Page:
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A tea party held at the Don Avalon Centre celebrating one year in Canada for a group of recent immigrants, 1959.

The Marlington Apartment Building on Eglinton West, 1550 Eglinton Avenue West, 2022

The Honourable Jean Augustine. September 2005. Image by Althea Thauberger. Courtesy of Library and Archives Canada.

Elaine Lloyd-Robinson, 2019. Courtesy of Elaine Lloyd-Robinson.

  • Caribbean Immigration to Toronto 

    West Indian Domestic Scheme

    The West Indian Domestic Scheme was an immigration policy developed in response to the demands for Caribbean immigrants to be admitted into Canada as workers in exchange for landed immigrant status. A domestic worker was a household worker who had responsibilities as a nanny, cook, cleaner or a general home servant.

    The first country to have citizens admitted to Canada under the scheme was Jamaica in 1955. That year, 75 women emigrated from Jamaica to Canada as domestic workers after meeting the criteria of being unmarried, between the ages of 18 and 35, attained at least an 8th grade education, have passed a medical examination, and been interviewed by Canada immigration. Barbados was also allowed to send 25 women.

    After one year in Canada, the women could find other jobs, attend education courses, and sponsor their family to settle in Canada. Many of them settled around the areas west of Yonge street and near Bathurst, including notably in Little Jamaica. The area was conveniently in the middle of the city giving them ease of access and movement to jobs or school. 

    Listen to Jay Douglas talk about his mother Naureen, who came as a domestic worker to Toronto in 1955. 

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  • Caribbean Immigration to Toronto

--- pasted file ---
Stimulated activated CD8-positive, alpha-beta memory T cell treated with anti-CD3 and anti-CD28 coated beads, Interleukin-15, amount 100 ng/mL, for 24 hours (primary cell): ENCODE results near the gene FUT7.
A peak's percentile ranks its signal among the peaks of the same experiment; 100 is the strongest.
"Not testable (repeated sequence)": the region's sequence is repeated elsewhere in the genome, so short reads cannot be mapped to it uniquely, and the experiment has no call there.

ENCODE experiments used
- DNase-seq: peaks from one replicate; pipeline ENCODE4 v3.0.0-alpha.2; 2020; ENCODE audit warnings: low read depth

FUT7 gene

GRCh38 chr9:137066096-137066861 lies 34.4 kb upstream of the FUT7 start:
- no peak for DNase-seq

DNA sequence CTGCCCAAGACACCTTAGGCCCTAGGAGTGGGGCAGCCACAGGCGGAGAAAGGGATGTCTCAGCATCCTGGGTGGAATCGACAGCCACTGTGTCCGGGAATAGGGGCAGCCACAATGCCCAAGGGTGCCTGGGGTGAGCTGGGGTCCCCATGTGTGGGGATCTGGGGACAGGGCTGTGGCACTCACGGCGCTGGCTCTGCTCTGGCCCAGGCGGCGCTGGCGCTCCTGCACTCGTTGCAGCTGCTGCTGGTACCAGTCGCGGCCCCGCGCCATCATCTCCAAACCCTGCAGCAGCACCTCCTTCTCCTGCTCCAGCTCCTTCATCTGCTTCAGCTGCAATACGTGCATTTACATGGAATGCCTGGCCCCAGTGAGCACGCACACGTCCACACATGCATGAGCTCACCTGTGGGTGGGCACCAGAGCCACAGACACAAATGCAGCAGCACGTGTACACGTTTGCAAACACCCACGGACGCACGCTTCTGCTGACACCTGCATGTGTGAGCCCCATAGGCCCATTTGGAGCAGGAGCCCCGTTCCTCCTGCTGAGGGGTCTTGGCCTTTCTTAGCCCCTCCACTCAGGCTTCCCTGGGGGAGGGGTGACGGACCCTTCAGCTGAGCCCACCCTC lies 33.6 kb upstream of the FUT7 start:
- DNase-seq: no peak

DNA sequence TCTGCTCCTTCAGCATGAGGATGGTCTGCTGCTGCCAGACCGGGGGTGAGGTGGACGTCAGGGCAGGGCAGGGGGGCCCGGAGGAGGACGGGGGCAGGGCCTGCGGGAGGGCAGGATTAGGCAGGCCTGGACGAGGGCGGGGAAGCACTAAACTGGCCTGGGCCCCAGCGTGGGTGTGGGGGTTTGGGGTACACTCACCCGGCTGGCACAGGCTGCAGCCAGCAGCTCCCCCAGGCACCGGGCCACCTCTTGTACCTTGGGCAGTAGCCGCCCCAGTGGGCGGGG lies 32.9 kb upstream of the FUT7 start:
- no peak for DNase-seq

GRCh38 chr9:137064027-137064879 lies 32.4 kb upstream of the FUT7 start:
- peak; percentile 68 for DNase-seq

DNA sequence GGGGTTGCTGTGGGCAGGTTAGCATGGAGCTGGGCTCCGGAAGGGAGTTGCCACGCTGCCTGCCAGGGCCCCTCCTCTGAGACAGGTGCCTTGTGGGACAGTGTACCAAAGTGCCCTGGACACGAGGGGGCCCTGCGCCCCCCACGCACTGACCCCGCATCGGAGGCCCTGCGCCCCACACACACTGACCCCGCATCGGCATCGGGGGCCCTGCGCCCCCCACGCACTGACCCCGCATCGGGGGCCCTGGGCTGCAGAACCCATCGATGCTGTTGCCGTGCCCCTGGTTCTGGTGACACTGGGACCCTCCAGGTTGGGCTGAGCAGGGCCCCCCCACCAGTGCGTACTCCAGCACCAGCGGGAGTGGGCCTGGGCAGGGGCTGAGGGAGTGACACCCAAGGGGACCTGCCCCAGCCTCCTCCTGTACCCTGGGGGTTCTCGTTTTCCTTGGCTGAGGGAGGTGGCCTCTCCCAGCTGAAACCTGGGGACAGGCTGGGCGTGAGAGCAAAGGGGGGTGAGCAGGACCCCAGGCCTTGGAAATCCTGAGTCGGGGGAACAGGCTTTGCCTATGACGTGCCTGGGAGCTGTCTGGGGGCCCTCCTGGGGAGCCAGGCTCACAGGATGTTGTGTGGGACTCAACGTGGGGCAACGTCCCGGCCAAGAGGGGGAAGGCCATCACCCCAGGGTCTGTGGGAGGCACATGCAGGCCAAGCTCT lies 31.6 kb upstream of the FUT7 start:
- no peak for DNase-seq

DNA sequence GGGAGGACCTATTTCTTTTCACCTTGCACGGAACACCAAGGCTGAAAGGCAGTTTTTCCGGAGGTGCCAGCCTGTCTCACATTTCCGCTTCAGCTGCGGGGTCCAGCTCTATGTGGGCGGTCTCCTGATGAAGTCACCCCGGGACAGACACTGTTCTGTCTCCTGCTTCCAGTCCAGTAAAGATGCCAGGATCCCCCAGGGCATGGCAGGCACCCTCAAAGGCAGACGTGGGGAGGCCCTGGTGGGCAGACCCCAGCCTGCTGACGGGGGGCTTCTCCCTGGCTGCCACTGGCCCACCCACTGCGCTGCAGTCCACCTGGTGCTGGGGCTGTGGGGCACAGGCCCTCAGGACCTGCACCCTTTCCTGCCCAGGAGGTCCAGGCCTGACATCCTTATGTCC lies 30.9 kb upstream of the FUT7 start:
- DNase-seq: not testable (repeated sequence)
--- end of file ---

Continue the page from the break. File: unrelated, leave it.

More options for entry

    Between 1956 and 1967, the policy admitted women from Grenada, British Guiana, Trinidad, Tobago, and St. Vincent. Every year about 200 more women were added to the total allowed number under the scheme who were eligible to move to Canada. By the end, more than 3,000 women had been employed as domestic workers from the Caribbean and many of them had settled in Toronto.

    The scheme ended but paved the way for broader immigration policies that did not factor in race as a criteria but rather things like education and work skills. This allowed a wider group of people from the Caribbean to move, along with their families, to Canada. By the end of 1970, many men and women who were doctors, nurses, lawyers, farmers and students moved to Toronto. Eventually, Caribbean immigrants became a major demographic group in the city. 

    In the 1990 book Toronto’s Many Faces, Tony Ruprecht, who was appointed Ontario’s Minister with Special Responsibilities for Multiculturalism in 1985, noted that West Indians made up half of the Black population of Toronto in the 1990s.

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  • Caribbean Immigration to Toronto 

    Settling in and making their mark

    Some women who moved to Toronto under the Domestic Workers Scheme lived in apartments like the Marlington Apartments on Eglinton West. After their first year of work, they often sponsored their families to join them in Toronto. Together, the family would move to single-family homes. Life in Toronto was often cold and new but as the Caribbean population grew steadily into the 60s and 70s, many recognized that Eglinton Ave. West and the surrounding neighbourhoods were a safe and vibrant place for Black immigrants in Toronto.

    The Honourable Jean Augustine is one notable woman who emigrated to Canada from Happy Hill, Grenada. She worked as a nanny in the Forest Hill neighbourhood in 1960. She later attended teachers college and rose in the ranks of public service in Canada to become the first Black/Caribbean Canadian woman to be elected to the House of Commons in Canada.

    Elaine Lloyd-Robinson is a community worker and entrepreneur who benefitted from Augustine’s time at the Toronto Housing Authority as well as the Domestic Workers Scheme. Lloyd-Robinson was born in 1966 and lived in Jamaica until 1975 when she moved to Toronto to join her mother and other family members. Her family lived on Marlee Street and then on Oakwood Street for several years in both apartments and townhouses.

    Listen to Elaine Lloyd-Robinson’s first memories of the Little Jamaica neighbourhood when she move to Toronto as a young girl.


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